It doesn't need any syntax at all, when it's inside the compiler. But the problem is, that comma has that meaning in C. (OTOH I wonder how much extant C++ code uses the comma operator. I bet there's not much of it. (But more than code than uses octal!)). BTW as an asm programmer, I'm completely baffled as to why the concept of 'single return value from a function' became dominant in programming languages. It's a very unnatural restriction from a machine point of view.
Oct 12 2009
next sibling parent Ary Borenszweig <ary esperanto.org.ar> writes:
language_fan wrote:
 Mon, 12 Oct 2009 13:04:03 -0400, Jarrett Billingsley thusly wrote:
 
 On Mon, Oct 12, 2009 at 10:47 AM, Don <nospam nospam.com> wrote:

 Wasn't the comma operator to be supposed to be important for automatic
 code generation?

int foo(X x = default_value) { return 0; } then foo(); becomes: (X tmp = default_value, foo(tmp));

that's used internally by the compiler. I mean, we don't have to explicitly mark which brace blocks introduce scopes, but ScopeStatements are alive and well inside the compiler. CommaExp could just become "SequenceExp" or something and it would have the exact same effect. I really don't think there will be a lot of moaning if comma expressions disappeared. And yes, for loop increments can be special-cased, geez..

But it breaks the holy C compatibility. When a C veteran with 40+ years of C development experience under their belt studies D by porting a 1 MLOC library to D 2.0, his code will fail as the precious old comma does not compute sequencing, but instead will produce a nasty compile error. Porting the code in a single go will not be possible anymore and reddit commentators will literally crush D.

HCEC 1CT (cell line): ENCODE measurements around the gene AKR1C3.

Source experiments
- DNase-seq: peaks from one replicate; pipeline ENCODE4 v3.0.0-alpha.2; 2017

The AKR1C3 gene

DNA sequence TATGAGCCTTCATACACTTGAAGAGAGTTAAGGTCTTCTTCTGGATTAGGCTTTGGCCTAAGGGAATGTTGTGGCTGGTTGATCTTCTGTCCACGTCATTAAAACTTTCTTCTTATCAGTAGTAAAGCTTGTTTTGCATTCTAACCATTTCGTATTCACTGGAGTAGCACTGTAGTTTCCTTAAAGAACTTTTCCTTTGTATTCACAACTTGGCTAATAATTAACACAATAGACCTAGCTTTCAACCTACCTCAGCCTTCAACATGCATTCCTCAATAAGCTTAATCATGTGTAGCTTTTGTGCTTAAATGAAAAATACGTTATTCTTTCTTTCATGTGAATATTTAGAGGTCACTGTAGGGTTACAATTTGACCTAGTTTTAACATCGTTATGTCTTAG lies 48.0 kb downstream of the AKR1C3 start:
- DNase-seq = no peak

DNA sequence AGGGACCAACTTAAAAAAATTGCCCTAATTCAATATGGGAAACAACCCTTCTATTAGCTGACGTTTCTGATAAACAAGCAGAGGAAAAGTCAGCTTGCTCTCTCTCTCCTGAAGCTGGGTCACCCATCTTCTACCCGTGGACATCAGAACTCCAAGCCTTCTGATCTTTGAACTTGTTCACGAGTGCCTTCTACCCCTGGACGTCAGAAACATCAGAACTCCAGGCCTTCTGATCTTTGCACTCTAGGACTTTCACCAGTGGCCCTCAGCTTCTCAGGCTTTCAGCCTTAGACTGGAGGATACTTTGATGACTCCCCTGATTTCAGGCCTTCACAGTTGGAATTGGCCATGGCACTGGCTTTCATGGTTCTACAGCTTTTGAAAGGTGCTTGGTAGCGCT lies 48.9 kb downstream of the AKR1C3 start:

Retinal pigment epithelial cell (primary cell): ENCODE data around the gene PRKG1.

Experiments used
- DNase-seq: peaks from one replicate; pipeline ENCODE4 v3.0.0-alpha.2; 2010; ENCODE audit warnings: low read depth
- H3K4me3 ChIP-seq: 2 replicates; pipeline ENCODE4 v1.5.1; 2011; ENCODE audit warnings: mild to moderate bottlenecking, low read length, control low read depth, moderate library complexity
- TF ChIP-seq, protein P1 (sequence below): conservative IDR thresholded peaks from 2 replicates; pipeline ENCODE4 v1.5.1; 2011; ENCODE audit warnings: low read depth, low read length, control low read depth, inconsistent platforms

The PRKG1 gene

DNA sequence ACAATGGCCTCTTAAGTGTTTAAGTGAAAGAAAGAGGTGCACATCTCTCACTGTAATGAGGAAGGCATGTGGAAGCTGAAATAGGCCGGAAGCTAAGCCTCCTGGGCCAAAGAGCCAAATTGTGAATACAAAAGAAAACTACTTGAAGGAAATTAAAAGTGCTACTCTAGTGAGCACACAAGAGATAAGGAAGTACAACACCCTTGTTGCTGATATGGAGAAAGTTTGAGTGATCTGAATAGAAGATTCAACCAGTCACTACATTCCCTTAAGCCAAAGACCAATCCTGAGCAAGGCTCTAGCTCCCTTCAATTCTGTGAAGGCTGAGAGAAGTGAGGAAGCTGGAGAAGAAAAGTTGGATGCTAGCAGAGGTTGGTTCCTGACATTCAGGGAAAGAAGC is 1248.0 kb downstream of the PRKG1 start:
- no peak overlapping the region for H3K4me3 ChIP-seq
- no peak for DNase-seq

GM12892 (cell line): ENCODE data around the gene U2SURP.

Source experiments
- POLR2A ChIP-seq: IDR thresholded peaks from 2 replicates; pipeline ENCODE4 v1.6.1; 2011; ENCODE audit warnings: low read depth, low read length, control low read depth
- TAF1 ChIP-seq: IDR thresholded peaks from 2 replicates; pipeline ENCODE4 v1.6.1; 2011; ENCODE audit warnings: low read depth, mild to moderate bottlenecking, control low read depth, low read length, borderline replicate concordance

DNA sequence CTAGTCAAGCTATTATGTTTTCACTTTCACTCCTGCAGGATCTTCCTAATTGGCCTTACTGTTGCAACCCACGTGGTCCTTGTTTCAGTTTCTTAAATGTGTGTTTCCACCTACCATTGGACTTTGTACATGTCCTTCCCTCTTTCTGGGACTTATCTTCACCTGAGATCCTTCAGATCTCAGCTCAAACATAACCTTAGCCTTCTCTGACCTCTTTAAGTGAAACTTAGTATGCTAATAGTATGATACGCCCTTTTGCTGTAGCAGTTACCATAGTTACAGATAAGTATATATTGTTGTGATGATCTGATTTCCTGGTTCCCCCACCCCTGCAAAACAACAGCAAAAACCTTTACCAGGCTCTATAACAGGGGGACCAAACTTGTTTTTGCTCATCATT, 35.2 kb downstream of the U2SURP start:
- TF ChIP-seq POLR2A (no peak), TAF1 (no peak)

What is it with C compatibility? Can't you link C functions and you are done? What's the compulsive need to port everything written in C or C++ to D?
Oct 12 2009
prev sibling parent "Lars T. Kyllingstad" <public kyllingen.NOSPAMnet> writes:
Don wrote:
 BTW as an asm programmer, I'm completely baffled as to why the concept 
 of 'single return value from a function' became dominant in programming 
 languages. It's a very unnatural restriction from a machine point of view.

I'd guess it is because of the close relationship between programming and mathematics. -Lars
Oct 12 2009
prev sibling parent reply Yigal Chripun <yigal100 gmail.com> writes:
On 12/10/2009 15:43, Don wrote:
 language_fan wrote:
 Sat, 10 Oct 2009 17:15:55 +0200, Yigal Chripun thusly wrote:

 Now, wouldn't it be wonderful if D had provided real tuple support
 without all the Tuple!() nonsense?

'D has full built-in tuple support' has been the answer each time I've asked. It seems not to be advisable to ask more about this specific feature since the language creators easily get annoyed when asked about this. They see more value in reserving the syntax for the C style sequencing operator which is rarely used. Also they have apparently scientifically proven that the auto-flattening semantics of tuples somehow works better than real product types, and have no intention to make it an explicit controllable operation, which is also easily implementable.

Not so, Andrei has said that he thinks auto-flattening was a bad idea. And AFAIK, Walter doesn't disagree. Andrei and I, and almost everyone else, have tried to persuade Walter to remove the comma operator, but without success. But I doubt you'd be able to use it for tuples, because x, y = foo(); already has meaning in C and tuples would give it a different meaning. I'd LOVE to be proved wrong. It is very difficult to change Walter's mind about many things, but despite what people say, it is not impossible.